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Are there any other historical accounts that document what happened during or shortly after the tower of Babel? I was wondering if there are any other accounts from the people's that were dispersed, and how exactly they reacted to the event and built new cultures with their new languages.

closed as primarily opinion-based by curiousdannii, Lee Woofenden, Dick Harfield, Dan, Nathaniel is protesting Oct 20 '16 at 12:26

Many good questions generate some degree of opinion based on expert experience, but answers to this question will tend to be almost entirely based on opinions, rather than facts, references, or specific expertise. If this question can be reworded to fit the rules in the help center, please edit the question.

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    Welcome to Christianity.SE. For a quick overview, please take the Site Tour. Your question may or may not be answerable here, since it is not universally agreed among Christians even whether it is an account of actual historical events or a figurative and symbolic story. For more on what this site is about, please see: How we are different than other sites. – Lee Woofenden Oct 20 '16 at 2:53
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    There are other mythological stories of such a tower, but whether they're considered "historical" depends on what you believe about it. – curiousdannii Oct 20 '16 at 2:57
  • The 19th-cent scholar, Samuel Davidson made a relevant comment: "As an example of a pure myth may be taken the account of the frustration of the building of Babylon and its tower. The purport of it is to account for the separation of so many peoples, though they all sprung from the same origin." – Dick Harfield Oct 20 '16 at 5:46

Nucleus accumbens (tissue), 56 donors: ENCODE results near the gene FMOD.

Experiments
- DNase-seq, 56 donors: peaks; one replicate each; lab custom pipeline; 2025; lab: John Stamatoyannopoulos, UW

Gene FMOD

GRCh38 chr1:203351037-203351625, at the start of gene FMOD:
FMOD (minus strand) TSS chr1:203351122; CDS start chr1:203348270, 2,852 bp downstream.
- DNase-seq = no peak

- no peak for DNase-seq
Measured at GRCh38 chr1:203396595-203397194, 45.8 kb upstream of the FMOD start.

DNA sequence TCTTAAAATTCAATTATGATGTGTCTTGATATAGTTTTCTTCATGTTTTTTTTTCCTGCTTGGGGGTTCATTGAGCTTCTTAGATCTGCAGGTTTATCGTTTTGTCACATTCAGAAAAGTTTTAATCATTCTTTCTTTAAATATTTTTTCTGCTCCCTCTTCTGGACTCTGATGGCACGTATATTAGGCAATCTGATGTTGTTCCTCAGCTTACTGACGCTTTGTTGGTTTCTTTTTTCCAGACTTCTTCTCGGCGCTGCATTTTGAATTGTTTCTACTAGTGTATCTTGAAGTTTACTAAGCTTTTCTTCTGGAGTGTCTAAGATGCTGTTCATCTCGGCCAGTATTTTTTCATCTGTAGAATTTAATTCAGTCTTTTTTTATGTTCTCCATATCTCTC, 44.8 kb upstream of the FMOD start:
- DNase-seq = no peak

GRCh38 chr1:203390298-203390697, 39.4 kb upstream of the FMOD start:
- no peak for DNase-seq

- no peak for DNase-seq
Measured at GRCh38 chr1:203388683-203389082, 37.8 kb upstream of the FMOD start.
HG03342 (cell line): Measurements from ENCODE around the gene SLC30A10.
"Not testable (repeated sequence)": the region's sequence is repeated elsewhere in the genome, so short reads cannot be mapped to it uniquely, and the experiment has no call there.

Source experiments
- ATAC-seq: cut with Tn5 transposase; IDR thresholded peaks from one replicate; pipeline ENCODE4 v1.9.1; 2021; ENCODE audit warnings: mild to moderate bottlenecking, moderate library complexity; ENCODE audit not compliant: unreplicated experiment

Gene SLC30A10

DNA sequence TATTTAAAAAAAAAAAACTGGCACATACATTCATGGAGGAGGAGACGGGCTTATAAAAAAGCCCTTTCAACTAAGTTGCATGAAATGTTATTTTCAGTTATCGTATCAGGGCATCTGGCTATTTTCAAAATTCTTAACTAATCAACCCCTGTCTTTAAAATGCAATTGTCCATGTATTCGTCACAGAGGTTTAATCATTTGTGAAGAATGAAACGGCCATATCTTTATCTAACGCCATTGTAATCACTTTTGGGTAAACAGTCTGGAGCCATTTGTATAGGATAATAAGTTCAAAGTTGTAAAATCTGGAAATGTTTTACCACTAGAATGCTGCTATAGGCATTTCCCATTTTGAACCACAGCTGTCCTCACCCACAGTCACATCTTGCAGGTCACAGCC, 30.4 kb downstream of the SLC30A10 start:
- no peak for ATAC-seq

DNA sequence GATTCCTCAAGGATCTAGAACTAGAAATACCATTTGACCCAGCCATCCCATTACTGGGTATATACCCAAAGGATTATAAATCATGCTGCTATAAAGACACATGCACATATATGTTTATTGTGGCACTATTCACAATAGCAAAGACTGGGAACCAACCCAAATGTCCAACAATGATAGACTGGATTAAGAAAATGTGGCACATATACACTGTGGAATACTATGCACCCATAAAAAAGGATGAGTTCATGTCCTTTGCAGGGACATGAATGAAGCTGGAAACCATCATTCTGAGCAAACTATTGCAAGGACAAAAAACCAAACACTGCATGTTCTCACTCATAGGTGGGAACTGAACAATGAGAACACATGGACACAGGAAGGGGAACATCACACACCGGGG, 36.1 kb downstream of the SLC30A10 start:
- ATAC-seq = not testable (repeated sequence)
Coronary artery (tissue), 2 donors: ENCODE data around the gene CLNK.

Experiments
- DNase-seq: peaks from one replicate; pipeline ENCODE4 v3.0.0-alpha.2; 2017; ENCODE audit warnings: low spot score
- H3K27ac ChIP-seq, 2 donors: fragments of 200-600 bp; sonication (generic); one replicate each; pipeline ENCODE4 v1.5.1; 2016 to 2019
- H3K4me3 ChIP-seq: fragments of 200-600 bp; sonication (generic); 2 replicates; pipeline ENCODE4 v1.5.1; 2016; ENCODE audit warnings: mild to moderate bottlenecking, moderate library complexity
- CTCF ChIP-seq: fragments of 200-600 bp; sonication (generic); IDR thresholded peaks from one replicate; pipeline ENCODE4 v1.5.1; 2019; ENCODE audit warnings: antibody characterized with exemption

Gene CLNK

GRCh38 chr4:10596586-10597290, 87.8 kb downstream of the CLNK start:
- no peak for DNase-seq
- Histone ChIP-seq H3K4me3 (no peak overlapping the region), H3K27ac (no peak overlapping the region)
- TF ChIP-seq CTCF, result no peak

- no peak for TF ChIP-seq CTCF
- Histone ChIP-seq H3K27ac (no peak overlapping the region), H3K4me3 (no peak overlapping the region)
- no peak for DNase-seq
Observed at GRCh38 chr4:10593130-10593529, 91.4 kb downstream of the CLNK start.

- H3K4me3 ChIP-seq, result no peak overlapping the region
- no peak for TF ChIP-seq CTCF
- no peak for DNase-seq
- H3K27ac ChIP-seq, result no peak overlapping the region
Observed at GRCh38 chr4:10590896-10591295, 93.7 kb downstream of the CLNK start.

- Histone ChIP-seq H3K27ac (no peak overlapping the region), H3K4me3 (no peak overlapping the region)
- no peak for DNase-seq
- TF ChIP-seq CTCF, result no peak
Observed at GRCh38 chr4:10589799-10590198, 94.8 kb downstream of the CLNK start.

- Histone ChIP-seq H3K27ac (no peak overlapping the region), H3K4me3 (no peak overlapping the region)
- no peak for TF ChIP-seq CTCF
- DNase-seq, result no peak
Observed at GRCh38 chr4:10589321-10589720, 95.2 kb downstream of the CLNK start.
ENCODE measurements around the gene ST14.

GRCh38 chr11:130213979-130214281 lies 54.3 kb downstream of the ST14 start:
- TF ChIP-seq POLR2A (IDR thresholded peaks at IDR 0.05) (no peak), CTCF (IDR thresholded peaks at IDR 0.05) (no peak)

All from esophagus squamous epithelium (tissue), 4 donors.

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    I'm voting to close this question as off-topic because it is not about Christianity. – Dan Oct 20 '16 at 8:28
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There are other accounts, which may be considered to tell the same story. Wikipedia provides a good list.

Whether any of the accounts (including the Biblical one) are historical is entirely another matter. Most historians (outside of a young-earth tradition) view the myths as (primarily*) fictional, meant to explain the existence of languages to an otherwise naïve audience. Historians take this view because the history of languages is fairly well understood and known to predate architecture and human civilization by hundreds of thousands of years.

*This doesn't mean there isn't some element of truth to the stories. I.e. there may have been a tower under construction, which was imbued with additional meaning. But the view is that the story as the origin-of-human-languages is fictional.

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